Breasts, Boobs, Ta-Tas and Milk Sacs...
Posted by Laurie McGowan on May 21, 2012 5 Comments
I'll be upfront. This is not a fun post. It is not related to diapers. It is however related to all people. In fact, I think it's a topic much too familiar to people. I've been trying to find a way to express how I feel about it and I've come to the conclusion that here is as a good starting place.
Breast cancer. Such an ugly pair of words. Several of my in-laws have fought the disease and won. Now my extended family is in the midst of this disease. I knew a family member had fought it in the past, but it was never discussed openly. That side of the family has always had the "don't air your dirty laundry" mentality. Now though, it's tough to ignore. Two more members are now in the treatment process. It's not just a women's issue either. I've also learned recently that a male in my family dealt with it long ago. I don't know how to help or really react as I don't know how to deal with illness. I love them and want to help or be useful, but it's painful. I'm a province away with a young family. What can I possibly do to help? I figure talking about it and taking some personal action is a start.
I went to my doctor and asked for a screening. My doctor was willing to refer me for a mammogram. However, since I'm under 35 years of age, I was given the option of an ultrasound screening on both breasts at the Calgary clinics as they wouldn't do a mammogram unless the ultrasound screening found something. I figure it's a start and a good baseline. Over the past 5 years my breasts have gone through so many changes: pregnancy, breastfeeding, no breastfeeding, repeat. This crazy cycle had made self checks difficult. Between pregnancy and breastfeeding the size, shape and density of my breasts were constantly changing. I also haven't had a consistent doctor doing the annual checks...pretty much forever.
Honestly, the ultrasound was a little weird. The only ultrasounds I've had prior to this were to check in on our growing babies. It took about 20 minutes for both breasts and underarms. The idea of her finding something was a little scary. Sure, it's a little weird having someone roll a wet, hard object around on your chest, but it was not uncomfortable. She was able to see the milk remaining in my ducts and it made for small chit chat to distract me. The technician didn't care what my boobs "looked" like or if I had stretch marks on my tummy. After the exam, she went and discussed the results with the radiologist. Ten minutes later I got an all clear. He didn't think a mammogram was necessary at this point. The entire process from walking in the door to me leaving the clinic was under 45 minutes; a minimal time commitment for such a good reason. The only part that bothered me was that I felt that I was not being taken seriously for my concern. I had to go out of my way, it seemed, to explain why I thought any screening should be done. I didn't have a "direct" link. This is strange to me as I see prevention as a much cheaper long term solution compared to Stage IV diagnosis. The direct link to the family members battling this disease was my father. He passed away at the age of 46. Sadly, I can't say whether or not his genetics will play a role in my life's outcome. What I do know is that heart disease and breast cancer are highly visible in my family tree and that I should be conscious of my life choices while being as proactive as I can.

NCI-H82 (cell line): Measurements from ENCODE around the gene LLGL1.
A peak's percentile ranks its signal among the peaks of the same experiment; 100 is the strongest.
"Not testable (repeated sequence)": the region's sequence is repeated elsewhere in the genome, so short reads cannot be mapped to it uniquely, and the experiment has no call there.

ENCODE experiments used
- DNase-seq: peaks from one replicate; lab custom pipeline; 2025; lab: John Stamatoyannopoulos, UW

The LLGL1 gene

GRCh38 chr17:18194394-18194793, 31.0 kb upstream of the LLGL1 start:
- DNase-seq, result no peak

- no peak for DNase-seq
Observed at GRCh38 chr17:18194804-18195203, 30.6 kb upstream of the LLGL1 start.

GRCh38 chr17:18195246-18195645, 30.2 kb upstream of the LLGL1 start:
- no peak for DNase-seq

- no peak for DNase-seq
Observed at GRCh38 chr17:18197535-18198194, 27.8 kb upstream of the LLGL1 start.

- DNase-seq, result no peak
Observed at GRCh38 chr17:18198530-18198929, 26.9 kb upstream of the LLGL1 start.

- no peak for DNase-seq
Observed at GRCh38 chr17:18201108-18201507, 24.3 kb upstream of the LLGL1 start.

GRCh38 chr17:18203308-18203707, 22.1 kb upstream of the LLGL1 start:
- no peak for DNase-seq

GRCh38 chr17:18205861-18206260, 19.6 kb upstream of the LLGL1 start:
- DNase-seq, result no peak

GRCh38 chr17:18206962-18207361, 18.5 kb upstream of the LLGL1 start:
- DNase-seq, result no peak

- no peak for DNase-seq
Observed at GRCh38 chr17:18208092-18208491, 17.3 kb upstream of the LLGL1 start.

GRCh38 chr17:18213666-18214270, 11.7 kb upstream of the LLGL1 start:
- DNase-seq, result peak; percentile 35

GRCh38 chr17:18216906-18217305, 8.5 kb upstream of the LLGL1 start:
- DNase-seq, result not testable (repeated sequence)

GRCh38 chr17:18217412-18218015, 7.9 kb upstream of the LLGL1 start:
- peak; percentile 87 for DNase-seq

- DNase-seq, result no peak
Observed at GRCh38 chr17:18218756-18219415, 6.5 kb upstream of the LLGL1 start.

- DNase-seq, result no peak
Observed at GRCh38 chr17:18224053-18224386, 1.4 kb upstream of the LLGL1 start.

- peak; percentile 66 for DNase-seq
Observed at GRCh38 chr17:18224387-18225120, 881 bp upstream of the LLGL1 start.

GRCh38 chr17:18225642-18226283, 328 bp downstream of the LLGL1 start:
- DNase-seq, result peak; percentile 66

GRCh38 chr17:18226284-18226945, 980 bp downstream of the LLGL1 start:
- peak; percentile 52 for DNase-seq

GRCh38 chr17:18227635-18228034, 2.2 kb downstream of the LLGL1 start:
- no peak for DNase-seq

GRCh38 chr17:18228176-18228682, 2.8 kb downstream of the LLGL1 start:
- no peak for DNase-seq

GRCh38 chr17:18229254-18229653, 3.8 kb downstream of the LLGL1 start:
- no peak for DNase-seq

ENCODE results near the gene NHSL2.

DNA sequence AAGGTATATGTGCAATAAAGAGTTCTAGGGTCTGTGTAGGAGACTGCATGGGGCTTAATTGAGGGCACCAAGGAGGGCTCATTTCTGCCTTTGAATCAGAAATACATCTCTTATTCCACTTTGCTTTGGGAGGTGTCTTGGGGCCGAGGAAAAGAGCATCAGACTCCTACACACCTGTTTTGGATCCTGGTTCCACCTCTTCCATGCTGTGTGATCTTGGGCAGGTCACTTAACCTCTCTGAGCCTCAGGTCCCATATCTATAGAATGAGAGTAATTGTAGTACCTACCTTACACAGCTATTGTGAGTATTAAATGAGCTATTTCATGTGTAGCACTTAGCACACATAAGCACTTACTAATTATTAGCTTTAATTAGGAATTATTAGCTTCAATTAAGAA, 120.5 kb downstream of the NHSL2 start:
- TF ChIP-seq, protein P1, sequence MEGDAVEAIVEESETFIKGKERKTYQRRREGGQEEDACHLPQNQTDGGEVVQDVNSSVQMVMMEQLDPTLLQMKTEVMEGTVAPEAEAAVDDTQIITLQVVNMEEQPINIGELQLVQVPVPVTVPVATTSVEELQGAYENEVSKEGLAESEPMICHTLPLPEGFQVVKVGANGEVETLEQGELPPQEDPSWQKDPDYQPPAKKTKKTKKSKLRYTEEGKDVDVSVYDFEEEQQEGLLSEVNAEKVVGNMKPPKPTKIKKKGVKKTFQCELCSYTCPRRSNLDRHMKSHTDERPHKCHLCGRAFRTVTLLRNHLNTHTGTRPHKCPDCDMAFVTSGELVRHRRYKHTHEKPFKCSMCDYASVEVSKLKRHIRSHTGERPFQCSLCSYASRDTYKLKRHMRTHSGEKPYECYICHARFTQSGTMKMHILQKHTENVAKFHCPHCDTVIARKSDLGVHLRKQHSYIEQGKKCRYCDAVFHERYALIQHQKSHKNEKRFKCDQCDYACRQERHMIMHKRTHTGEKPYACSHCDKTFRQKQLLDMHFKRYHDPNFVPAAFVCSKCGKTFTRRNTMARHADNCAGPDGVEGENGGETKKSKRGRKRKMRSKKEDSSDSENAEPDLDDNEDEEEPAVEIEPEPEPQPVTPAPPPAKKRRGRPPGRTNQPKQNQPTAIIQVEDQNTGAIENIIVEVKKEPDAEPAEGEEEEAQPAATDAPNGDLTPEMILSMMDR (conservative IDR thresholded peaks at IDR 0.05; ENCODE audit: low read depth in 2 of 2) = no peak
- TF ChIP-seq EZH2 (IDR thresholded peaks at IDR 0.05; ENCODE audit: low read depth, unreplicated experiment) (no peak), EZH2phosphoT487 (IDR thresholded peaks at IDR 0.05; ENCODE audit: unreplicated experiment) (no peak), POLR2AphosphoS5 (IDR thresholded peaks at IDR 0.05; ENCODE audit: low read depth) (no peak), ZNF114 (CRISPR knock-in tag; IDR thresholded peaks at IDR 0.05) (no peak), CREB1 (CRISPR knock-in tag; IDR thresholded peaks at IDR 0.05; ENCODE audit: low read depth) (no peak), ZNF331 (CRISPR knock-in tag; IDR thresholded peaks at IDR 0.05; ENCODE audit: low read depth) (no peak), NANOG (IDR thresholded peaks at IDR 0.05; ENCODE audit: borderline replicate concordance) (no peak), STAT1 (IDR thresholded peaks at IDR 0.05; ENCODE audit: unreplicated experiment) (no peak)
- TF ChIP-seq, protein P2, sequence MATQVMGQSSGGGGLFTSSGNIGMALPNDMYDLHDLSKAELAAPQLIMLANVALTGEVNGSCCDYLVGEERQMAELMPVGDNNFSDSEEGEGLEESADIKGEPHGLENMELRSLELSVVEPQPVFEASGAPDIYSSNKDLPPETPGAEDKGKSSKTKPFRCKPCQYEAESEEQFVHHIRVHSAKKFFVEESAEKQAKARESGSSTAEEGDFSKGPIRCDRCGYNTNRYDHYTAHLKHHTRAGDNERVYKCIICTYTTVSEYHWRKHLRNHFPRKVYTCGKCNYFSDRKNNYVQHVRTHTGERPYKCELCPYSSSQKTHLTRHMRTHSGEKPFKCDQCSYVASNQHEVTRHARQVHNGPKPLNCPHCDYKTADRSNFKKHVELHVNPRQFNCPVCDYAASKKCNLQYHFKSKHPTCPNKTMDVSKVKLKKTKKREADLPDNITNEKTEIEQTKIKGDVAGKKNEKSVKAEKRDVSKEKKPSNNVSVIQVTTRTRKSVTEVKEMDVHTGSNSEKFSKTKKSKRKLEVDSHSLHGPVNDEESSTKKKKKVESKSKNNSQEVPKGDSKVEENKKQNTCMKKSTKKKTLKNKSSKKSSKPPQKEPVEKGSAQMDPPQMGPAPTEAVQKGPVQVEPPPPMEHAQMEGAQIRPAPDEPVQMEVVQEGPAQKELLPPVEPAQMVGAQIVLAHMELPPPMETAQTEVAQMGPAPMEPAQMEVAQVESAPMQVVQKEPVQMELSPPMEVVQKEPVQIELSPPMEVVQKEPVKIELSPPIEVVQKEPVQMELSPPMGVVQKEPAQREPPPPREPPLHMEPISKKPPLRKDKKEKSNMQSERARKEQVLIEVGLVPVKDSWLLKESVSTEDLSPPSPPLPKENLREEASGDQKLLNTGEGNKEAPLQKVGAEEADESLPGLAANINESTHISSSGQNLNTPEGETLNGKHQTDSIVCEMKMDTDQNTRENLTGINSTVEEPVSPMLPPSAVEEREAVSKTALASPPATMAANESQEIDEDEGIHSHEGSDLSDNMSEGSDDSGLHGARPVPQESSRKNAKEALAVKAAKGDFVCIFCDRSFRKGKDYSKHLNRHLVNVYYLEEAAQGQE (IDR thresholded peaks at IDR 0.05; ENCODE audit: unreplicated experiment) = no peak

The Canadian Breast Cancer Foundation lists the risk factors and breaks them into two categories; modifiable and non-modifiable. You can go to their website to learn more about these risks factors and how they apply to you. I think even though my family history is there, I have a lot I can control. I breastfed my babies for a total of almost 4 years. I eat healthy (something I am trying to do consciously, but I am still battling my bread/sweet tooth). I need to exercise more. I can be vigilant. I can do self exams monthly. I can have my doctor do an annual exam. I can also request further testing like an ultrasound or mammogram. Even if there is nothing found, you have a baseline to refer to as you age.
So please...check your boobs regularly and investigate if you think something is wrong. There is no specific method; an awareness of what your breasts are like and noticing something different is the key. And please talk to your family about their medical history. It's more than just their history as there's a very good chance it could become your future. Prevention is key, it's in your hands in many ways.
Thank you for letting me be all serious...the next post will be all about fun :)